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'Women's Boat to Gaza' counting down to challenge 10-year Israeli siege

Mariam Mecky , Friday 23 Sep 2016
Women
Women's boat to Gaza mission received in Messina at Sicily, Italy on Friday morning, Sept. 23. (Photo Courtesy of Women's boat to Gaza website)
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The women's boat to Gaza mission arrived on Friday in Sicily, its last stop before it heads to Gaza aiming to break the 10-year blockade of the strip and highlight the essential role of Palestinian women in the resistance movement, according to the mission's website.

The Israeli naval and land blockade has restricted the movement of 1.8 million Palestinians and goods to and from Gaza since the Islamist Hamas movement became its de-facto ruler in 2006, inflicting increasing hardship on the impoverished population.

The only border crossing with Egypt, at Rafah, has also been mostly kept closed by Cairo for three years on security grounds, with periodic openings for Islamic holidays.

The women's boat is planned to arrive in the besieged Gaza Strip in the first week of October, David Heap, an organiser at Freedom Flotilla Coalition, Canadian Boat to Gaza told Ahram Online.

"We intend to raise awareness about the historic struggle that women in Gaza, in the West Bank, inside the green line and in the diaspora, have waged against the occupation, and which they continue to do," said the launch statement sent to Ahram Online by Wendy Goldsmith of the Canadian Boat to Gaza campaign in March.

The women's boat to Gaza, which was officially launched on International Women’s Day, 8 March, by the Freedom Flotilla Coalition, is the fourth freedom flotilla mission after the last attempt in 2015 ended with the seizure of the boat by Israeli forces in international waters.

The two boats that make up the women's boat mission, the Amal-Hope and Zaytouna-Oliva,have docked at a number of Mediterranean ports since 12 September, but the Amal-Hope broke off at Barcelona due to unexpected engine problems with only Zatouna-Olivia is continuing the journey.

In Italy, a warm welcome is planned by the local organisers of the women's boat, along with a number of activities such as non-violence training, meetings with citizens, student groups and the mayor of Messina, the women's boat to Gaza website said.

Fifty-five members of the European Parliament, led by MEP Martina Anderson, sent a letter to Federica Mogherini, the High Representative of the European Union for Foreign Affairs and Security Policy, calling on the EU to "ensure the safe passage of the flotilla to Gaza and pressuring Israel to lift its illegal blockade of Gaza."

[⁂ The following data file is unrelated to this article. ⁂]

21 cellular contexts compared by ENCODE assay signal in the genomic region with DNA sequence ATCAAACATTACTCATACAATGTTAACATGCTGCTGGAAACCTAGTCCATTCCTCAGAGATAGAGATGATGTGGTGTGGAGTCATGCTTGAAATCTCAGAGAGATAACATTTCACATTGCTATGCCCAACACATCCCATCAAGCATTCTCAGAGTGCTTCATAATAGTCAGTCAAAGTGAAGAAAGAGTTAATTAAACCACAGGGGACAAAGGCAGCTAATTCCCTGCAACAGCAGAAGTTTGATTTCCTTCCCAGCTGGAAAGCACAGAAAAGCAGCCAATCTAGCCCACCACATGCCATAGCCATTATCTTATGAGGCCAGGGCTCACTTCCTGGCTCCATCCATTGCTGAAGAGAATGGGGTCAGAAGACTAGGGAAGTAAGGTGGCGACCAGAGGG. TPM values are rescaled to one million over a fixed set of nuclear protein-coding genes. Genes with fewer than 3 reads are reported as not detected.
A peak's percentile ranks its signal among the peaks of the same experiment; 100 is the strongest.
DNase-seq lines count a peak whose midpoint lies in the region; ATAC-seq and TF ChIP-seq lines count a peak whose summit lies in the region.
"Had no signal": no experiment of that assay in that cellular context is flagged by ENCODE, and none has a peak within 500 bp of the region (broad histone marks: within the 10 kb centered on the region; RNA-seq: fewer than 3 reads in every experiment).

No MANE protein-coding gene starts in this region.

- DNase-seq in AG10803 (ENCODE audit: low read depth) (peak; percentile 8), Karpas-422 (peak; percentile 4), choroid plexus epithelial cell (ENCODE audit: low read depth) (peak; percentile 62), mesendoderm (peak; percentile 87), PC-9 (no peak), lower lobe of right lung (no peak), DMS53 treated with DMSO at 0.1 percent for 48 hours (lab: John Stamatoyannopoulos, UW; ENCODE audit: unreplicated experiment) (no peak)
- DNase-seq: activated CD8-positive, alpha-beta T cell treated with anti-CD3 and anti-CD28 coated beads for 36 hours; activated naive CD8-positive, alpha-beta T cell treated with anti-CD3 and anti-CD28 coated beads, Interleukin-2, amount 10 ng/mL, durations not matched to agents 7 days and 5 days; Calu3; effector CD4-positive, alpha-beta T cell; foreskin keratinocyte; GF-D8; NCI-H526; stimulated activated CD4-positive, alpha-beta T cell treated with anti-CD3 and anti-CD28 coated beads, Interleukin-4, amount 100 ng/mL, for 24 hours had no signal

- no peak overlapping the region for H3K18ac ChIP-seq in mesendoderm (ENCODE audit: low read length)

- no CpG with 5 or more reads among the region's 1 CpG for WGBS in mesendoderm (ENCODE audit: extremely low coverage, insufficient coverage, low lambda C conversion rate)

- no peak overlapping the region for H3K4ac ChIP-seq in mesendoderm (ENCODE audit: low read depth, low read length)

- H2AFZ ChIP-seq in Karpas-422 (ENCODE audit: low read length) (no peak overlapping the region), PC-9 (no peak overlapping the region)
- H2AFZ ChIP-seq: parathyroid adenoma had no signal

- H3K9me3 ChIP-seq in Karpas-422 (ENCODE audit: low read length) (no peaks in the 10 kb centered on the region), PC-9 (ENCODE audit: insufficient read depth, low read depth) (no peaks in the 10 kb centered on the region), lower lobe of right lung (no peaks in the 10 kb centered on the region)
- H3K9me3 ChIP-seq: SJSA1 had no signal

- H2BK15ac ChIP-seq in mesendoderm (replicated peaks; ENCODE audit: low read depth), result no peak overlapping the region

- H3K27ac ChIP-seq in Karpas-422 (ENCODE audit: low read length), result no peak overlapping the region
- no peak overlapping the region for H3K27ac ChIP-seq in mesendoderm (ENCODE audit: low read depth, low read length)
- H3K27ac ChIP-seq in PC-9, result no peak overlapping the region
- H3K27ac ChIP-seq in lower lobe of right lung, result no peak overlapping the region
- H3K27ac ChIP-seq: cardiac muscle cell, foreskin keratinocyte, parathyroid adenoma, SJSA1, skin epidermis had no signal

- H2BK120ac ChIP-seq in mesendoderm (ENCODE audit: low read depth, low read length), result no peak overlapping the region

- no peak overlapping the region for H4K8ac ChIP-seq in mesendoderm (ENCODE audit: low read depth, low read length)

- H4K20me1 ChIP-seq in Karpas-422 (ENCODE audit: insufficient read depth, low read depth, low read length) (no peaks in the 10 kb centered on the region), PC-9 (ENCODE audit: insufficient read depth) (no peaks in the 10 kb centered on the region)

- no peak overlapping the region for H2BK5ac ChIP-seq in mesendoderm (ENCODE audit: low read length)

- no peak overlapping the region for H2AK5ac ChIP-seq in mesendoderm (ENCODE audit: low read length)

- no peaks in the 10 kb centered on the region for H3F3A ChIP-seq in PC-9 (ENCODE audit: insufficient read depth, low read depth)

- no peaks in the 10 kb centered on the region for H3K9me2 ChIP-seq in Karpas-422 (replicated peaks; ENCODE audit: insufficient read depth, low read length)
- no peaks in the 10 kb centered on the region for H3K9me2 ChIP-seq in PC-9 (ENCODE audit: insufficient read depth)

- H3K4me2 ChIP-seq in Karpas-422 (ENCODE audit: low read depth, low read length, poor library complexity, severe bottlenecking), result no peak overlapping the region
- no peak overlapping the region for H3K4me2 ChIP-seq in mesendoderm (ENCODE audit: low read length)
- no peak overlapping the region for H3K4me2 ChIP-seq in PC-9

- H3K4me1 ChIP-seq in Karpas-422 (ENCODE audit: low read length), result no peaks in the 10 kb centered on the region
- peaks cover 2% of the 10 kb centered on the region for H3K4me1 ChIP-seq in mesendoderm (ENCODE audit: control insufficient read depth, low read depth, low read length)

"We, the undersigned Members of the European Parliament, from different political groups and parties, stand in solidarity with the Palestinian people, and call upon the European Union to help restore that hope," the letter said.

The petitioners also insisted that Israel comply with international law as a step towards restarting the Middle East process.

Among the diverse group of women on board are Swedish Member of European Parliament Malin Björk; a retired American army colonel and former diplomat who resigned in 2003 in opposition to the invasion of Iraq, Ann Wright; Irish Nobel Laureate and peace activist Mairead Maguire; and Turkish athlete and coach Cigdem Topçuoglu, whose husband was killed in the Israeli attack on the first freedom flotilla in 2010.

The first attempt to break the siege with a flotilla, which was organised in 2010, ended in the killing by Israel of nine activists in international waters on the Turkish ship Mavi Marmara.

A second attempt was organised out of Greece in 2011, but the vessels were turned back by the Greek coastguard.

Freedom Flotilla Coalition is an international coalition composed of civil society organisations and initiatives from all over the world challenging “the illegal and inhumane” Israeli blockade of Gaza.

"As always, our goal is to challenge and break the illegal and inhumane blockade, and draw the world's attention to the situation of Palestinian women in Gaza, in particular the effects of the blockade on their freedom of movement, their lives and their families," Heap concluded.

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